him as we would a normal 10 year old," reports Jacki. "Before, we all talked to him in the ABA fashion
and as if he did not really understand what we were saying"
Although Reese made significant progress with Jacki, she wanted him to continue to succeed as well as he had with
Soma. "I tell Jacki she is too serious!" says Reese jokingly. But Jacki decided to enroll in HALO's Certification
Program. The program is geared towards individuals such as teachers, therapists, support persons and parents who
have a serious interest in learning and using RPM for teaching academics and communication. In July 2005 Jacki flew
back to Austin for the Certification Program and found that it really brought the Rapid Prompting Method into focus
for her. Soma and the HALO organization helped her to fine tune her technique and taught her how to prepare and
organize her lesson plans. Her confidence soared and, upon returning home, she found that Reese responded by
making huge gains in his learning and responsiveness. Says Reese, "I am learning about lots of things. Math is
my favorite. I also like history and geography." In fact, he has made such enormous gains Jacki says, "He may
need a new teacher soon!" He has rapidly advanced from making basic choice responses with paper strips to
spelling out his answers on his ABC-5-Across Letterboard and completing his mathematical problems utilizing the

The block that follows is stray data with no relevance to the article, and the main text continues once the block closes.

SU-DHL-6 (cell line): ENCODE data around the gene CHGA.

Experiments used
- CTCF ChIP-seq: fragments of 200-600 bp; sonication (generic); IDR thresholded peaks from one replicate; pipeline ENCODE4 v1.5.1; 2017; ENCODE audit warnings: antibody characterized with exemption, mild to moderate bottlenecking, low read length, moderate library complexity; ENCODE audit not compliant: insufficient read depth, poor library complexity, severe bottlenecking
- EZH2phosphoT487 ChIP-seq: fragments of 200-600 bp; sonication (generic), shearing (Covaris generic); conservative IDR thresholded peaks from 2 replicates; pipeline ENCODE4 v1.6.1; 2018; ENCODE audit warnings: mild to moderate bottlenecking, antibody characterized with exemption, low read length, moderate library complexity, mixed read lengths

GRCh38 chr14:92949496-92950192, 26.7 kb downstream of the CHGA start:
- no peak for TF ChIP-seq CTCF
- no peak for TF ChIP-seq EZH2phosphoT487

numbers and mathematical symbols on the back of the Lettterboard.
Six weeks later, as part of her Certification Program, HALO reviewed current video footage of Jacki working with
Reese. Afterwards HALO provided valuable feedback regarding her teaching technique. Jacki spoke on conference
phone with Soma and Linda Lange, HALO President, to discuss her strengths and areas that needed improving. She
came away from this experience with a renewed enthusiasm and was eager to apply what she'd learned. "I needed to
relax, make my tone more conversational and make it a joint learning," she says. "Once I did that, it was
so much better and easier for Reese to learn."
The family took Reese back to another HALO Camp in October, 2005. When Reese's father, Scott, saw Soma
working with his son, he cried. It can be a difficult and deeply emotional step for a parent to accept that their dream
for their child has finally come true after so long a wait.
During the October Camp, Reese asked Soma when he would learn to talk. Soma explained to him that he must be
responsible and work hard with his Speech Therapist. Remembering this guidance and buoyed by his success, Reese
has made greater efforts in learning to speak. When he spells on his Letterboard, Reese says the names of the letters
out loud and he also tries to say words as he works. A triumphant teacher, Jacki tells me, "Reese knows that he is
smart and everyone around him believes he is smart - that's the self confidence, and it will only grow."
Reese is a fortunate young man to have such a devoted and supportive family - a family that also happened to provide
him with a one-in-a-million tutor! Clearly, Jacki has shown us that the most important traits to look for in a tutor are
doggedness, dedication and love.
Lisa Davis Edmond
Copyright February 14, 2006
|The Story of Jacki & Reese
A Family Affair